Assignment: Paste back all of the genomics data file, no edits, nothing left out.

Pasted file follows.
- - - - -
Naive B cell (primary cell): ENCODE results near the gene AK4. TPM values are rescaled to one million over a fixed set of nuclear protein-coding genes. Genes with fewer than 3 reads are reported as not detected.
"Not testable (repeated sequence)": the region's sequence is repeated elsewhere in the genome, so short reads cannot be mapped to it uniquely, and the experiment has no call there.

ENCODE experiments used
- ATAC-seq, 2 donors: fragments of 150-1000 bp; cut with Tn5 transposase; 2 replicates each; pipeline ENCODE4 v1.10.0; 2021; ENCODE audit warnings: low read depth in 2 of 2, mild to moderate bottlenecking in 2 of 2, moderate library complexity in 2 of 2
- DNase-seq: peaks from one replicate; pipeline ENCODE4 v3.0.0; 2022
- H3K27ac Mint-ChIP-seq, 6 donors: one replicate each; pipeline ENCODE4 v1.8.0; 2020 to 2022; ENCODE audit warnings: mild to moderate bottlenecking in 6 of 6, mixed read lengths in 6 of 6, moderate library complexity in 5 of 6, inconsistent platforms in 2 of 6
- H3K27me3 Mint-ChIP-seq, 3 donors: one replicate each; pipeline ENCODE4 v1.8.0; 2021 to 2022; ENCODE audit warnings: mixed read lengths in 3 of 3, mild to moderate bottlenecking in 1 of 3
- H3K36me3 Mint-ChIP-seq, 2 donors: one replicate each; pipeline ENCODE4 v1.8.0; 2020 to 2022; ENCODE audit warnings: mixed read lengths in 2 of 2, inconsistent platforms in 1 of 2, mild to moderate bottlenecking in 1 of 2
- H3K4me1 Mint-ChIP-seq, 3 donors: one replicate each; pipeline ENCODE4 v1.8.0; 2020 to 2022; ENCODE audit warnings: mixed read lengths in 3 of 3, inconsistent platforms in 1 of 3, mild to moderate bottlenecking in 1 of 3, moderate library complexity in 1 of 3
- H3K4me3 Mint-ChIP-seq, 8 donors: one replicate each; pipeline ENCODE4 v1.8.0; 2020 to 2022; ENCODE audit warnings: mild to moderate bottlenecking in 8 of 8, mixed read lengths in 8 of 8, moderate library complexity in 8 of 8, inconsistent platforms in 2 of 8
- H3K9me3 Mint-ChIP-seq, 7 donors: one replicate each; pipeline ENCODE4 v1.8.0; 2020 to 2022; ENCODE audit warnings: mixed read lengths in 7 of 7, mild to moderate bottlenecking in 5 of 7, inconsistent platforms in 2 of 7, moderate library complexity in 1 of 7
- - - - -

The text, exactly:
Naive B cell (primary cell): ENCODE results near the gene AK4. TPM values are rescaled to one million over a fixed set of nuclear protein-coding genes. Genes with fewer than 3 reads are reported as not detected.
"Not testable (repeated sequence)": the region's sequence is repeated elsewhere in the genome, so short reads cannot be mapped to it uniquely, and the experiment has no call there.

ENCODE experiments used
- ATAC-seq, 2 donors: fragments of 150-1000 bp; cut with Tn5 transposase; 2 replicates each; pipeline ENCODE4 v1.10.0; 2021; ENCODE audit warnings: low read depth in 2 of 2, mild to moderate bottlenecking in 2 of 2, moderate library complexity in 2 of 2
- DNase-seq: peaks from one replicate; pipeline ENCODE4 v3.0.0; 2022
- H3K27ac Mint-ChIP-seq, 6 donors: one replicate each; pipeline ENCODE4 v1.8.0; 2020 to 2022; ENCODE audit warnings: mild to moderate bottlenecking in 6 of 6, mixed read lengths in 6 of 6, moderate library complexity in 5 of 6, inconsistent platforms in 2 of 6
- H3K27me3 Mint-ChIP-seq, 3 donors: one replicate each; pipeline ENCODE4 v1.8.0; 2021 to 2022; ENCODE audit warnings: mixed read lengths in 3 of 3, mild to moderate bottlenecking in 1 of 3
- H3K36me3 Mint-ChIP-seq, 2 donors: one replicate each; pipeline ENCODE4 v1.8.0; 2020 to 2022; ENCODE audit warnings: mixed read lengths in 2 of 2, inconsistent platforms in 1 of 2, mild to moderate bottlenecking in 1 of 2
- H3K4me1 Mint-ChIP-seq, 3 donors: one replicate each; pipeline ENCODE4 v1.8.0; 2020 to 2022; ENCODE audit warnings: mixed read lengths in 3 of 3, inconsistent platforms in 1 of 3, mild to moderate bottlenecking in 1 of 3, moderate library complexity in 1 of 3
- H3K4me3 Mint-ChIP-seq, 8 donors: one replicate each; pipeline ENCODE4 v1.8.0; 2020 to 2022; ENCODE audit warnings: mild to moderate bottlenecking in 8 of 8, mixed read lengths in 8 of 8, moderate library complexity in 8 of 8, inconsistent platforms in 2 of 8
- H3K9me3 Mint-ChIP-seq, 7 donors: one replicate each; pipeline ENCODE4 v1.8.0; 2020 to 2022; ENCODE audit warnings: mixed read lengths in 7 of 7, mild to moderate bottlenecking in 5 of 7, inconsistent platforms in 2 of 7, moderate library complexity in 1 of 7